Springfest Boxing a hit

May 25

Boxers bounced, shadowed, and paced inside the White Salmon Elks Lodge as it filled to capacity Saturday evening for the second annual Springfest Invitational Boxing exhibition. The crowd settled quickly, lights dimmed around the ropes, and the first of 18 US Amateur Boxing Federation sanctioned bouts began promptly at 6 p.m.

Three hours and 14 bouts later, Hood River's lone representative, Frank Velasquez (18, 157 pounds) entered the ring for what would prove to be one of most intense bouts of the night. Hood River fans cheered loud and exploded for Velasquez as he exchanged punches with Shamrock boxer Brenton Gilker (20, 155 pounds). The battle was fierce, neither gave way, and after the third and final round both boxers had blood smeared across their exhausted faces.

Centered in the ring and gasping for air, the two congratulated each other as they awaited the judgment: "The winner, by unanimous decision …" said the announcer, "Frank Velasquez." And the crowd goes wild…

"I wasn't prepared for that," Velasquez said after his victory. "I didn't know for sure until today that I would have a bout. It was fun and I feel like I did great. I have to thank all my friends and family for being here because their cheering was the best feeling of the night. This was actually my first bout … I'm hooked now."

Velasquez trains with the Bent Nail Boxing in Bingen. Bent Nail is currently the only registered boxing gym in the Columbia Gorge between Tri-Cities and Portland. Founder and coach Ricky Marx sponsored and organized Springfest and is working hard to promote boxing in the area. Along with Velasquez, boxers Ronnie Roth and Cody Brady represented Bent Nail Boxing in the event.

"Boxing is getting bigger here," Marx said. "We already need to find a bigger venue for the next event … Saturday went great. Every bout was good, and all the boxers did a great job. It takes a lot of time and effort to put these things together so I have to thank all the clubs, officials, and boxers that made it possible. Everyone did an excellent job."

Up next for local boxing is the Huck Fest in Bingen this September. Marx will organize another US amateur invitational for the festival. Anyone interested in joining Bent Nail Boxing is encouraged to call Coach Marx personally for information: (541) 490- 0561. "Bring it on," said Marx.

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Parkdale third graders sing "12 Disaster Days of Christmas"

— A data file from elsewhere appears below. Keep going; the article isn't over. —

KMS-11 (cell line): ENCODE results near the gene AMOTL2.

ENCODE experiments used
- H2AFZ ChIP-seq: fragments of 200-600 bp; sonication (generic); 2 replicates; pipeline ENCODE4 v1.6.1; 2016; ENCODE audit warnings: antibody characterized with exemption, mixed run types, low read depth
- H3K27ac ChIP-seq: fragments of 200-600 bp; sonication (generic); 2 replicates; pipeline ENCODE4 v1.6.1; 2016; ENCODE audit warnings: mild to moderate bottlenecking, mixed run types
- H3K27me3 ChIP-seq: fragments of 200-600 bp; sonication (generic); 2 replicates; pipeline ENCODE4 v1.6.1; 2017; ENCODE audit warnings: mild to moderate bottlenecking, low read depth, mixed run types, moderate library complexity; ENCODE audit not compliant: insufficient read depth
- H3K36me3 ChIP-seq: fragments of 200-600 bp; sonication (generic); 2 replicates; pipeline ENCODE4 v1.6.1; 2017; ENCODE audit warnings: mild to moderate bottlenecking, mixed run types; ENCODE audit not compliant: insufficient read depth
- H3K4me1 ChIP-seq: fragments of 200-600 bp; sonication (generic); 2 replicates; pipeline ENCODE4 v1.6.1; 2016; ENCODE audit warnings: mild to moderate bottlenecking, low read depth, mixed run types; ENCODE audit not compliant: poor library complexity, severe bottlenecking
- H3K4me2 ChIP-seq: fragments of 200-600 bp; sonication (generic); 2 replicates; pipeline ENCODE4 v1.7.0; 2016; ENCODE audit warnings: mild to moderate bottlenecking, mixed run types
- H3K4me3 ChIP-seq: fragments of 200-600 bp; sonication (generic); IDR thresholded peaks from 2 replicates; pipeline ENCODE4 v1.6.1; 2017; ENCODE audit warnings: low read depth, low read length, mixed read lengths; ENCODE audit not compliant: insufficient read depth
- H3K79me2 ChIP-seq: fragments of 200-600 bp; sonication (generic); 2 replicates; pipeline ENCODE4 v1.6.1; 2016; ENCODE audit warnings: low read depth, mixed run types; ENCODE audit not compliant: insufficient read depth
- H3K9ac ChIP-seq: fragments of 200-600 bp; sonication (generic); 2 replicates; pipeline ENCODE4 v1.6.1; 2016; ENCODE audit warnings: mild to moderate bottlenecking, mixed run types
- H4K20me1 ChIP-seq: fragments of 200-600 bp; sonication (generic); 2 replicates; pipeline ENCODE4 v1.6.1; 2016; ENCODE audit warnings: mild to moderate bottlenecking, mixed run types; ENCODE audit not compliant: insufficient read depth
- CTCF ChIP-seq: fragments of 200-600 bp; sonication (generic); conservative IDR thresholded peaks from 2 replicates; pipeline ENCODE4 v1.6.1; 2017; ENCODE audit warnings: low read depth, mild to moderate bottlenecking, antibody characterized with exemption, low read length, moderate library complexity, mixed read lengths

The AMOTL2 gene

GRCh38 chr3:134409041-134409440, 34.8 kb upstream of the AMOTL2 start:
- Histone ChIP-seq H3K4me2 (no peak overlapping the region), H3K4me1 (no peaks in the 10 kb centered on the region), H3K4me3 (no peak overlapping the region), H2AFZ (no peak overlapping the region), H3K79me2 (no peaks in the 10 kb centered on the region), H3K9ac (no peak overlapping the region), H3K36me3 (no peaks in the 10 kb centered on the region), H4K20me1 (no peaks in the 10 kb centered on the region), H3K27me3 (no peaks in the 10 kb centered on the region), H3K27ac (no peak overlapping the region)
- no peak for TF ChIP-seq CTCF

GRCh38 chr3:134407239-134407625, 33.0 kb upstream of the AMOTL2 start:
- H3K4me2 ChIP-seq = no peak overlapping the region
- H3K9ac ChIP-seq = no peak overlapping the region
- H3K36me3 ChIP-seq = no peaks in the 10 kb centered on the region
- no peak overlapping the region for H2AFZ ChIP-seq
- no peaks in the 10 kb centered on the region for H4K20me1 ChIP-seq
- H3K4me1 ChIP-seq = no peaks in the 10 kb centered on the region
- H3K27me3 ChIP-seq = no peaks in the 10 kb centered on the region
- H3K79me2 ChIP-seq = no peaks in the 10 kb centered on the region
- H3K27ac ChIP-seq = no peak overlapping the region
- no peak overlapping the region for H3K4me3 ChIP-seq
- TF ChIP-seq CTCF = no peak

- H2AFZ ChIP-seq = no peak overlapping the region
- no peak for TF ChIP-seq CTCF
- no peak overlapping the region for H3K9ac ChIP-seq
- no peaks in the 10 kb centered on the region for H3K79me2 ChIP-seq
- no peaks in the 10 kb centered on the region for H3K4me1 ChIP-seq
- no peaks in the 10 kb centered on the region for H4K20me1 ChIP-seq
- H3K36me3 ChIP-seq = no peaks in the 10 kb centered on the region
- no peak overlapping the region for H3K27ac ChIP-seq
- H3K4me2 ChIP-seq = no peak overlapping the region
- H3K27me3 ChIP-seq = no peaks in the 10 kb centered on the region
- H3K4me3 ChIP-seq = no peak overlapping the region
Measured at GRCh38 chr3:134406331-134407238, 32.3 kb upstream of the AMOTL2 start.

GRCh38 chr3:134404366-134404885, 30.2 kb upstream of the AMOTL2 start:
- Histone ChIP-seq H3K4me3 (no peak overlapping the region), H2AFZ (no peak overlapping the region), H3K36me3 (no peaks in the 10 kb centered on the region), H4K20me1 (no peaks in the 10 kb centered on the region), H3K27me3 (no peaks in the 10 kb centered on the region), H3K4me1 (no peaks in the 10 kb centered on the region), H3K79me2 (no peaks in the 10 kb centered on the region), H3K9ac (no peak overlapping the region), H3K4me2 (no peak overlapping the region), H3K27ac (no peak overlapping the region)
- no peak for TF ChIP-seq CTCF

Welcome to your sing-able Christmas gift list. What follows is an emergency rendition of “12 Days of Christmas” – for outfitting your home or car in case of snow storm, earthquake, flood or other emergency. Read it as a simple list, or sing it to the tune of “12 Days” – you know, as in “ … and a partridge in a pear tree…” Not to make light of it, but the song is a familiar framework for a set of gift ideas that you could consider gathering together, even if the recipient already owns items such as a bunch of coats, tire chains and flashlights. Stores throughout the Gorge are stocked up on all these items. Buying all 12 days might be prohibitive, but here are three ideas for checking any of the dozen off your list (notations follow, 1-12.) The gift items needed to stay warm, dry and safe are also coded to suggest items in your abode (A) in your car (C) or both (B). 12 Gallons of Water (A) 11 Family meals (B) 10 Cans of propane (A) 9 Hygiene bags (B) 8 Packs of batteries (A) 7 Spare coats (B) 6 Bright red flares (C) 5 Cozy blankets (B) 4 Tire chains (C) 3 Flashlights (B) 2 cell phone chargers (B) 1 And a crush-proof first aid kit (B) Price ranges? Here’s a few quotes for days Three, Two, Four and Nine: n A family gift of flashlights (three will run $15-30, Hood River Supply, Tum-A-Lum) n Cell phone chargers (two will run $30-60) n Tire chains (basic set, $30, Les Schwab, returnable if unused for the winter) n Family meals ($100 or so should cover the basics for three or four reasonably well-fed days) n The home kit should be kept in a handy place near an exit, and remember that water needs to be replenished every few months. If you have a solid first aid kit already, switch out the gift idea with “and-a-sto-o-u-t- tub-for it-all …” Otherwise, it’s a case of assembling your home or car kits and making sure all members of the family know what the resources are and how to use them (ie flares and propane). Emergency situations are at worst life-threatening, at best deeply uncomfortable if you and your family are left without power for an extended period, or traveling and find yourself in a situation where you need to wait out a storm, lengthy traffic delay, or other crisis. Notes on the 12 gift ideas: 12 – Gallons of water: that’s one per person in a four-member family to last for three days, the recommended minimum to be prepared for utility outages. 11 – Easy-open packaged goods, energy bars, dried food and nuts are good things to include for nutrition. Think of what your family of four needs for three days to stay fortified and hydrated (see number 12). Can-opener also recommended 10 – If you have a propane camping stove, keep extra fuel handy. 9 – Hygiene bags: put packaged moistened towelettes, toilet paper, and plastic ties in large garbage bags (for personal sanitation) Resource list courtesy of Hood River County Emergency Management, Barbara Ayers, manager/ 541-386-1213. The county also reminds residents to Get a Kit, Make A Plan to connect your family if separated, and Stay Informed. See www.co.hood-river.or.us to opt-in for citizen alerts. Enlarge

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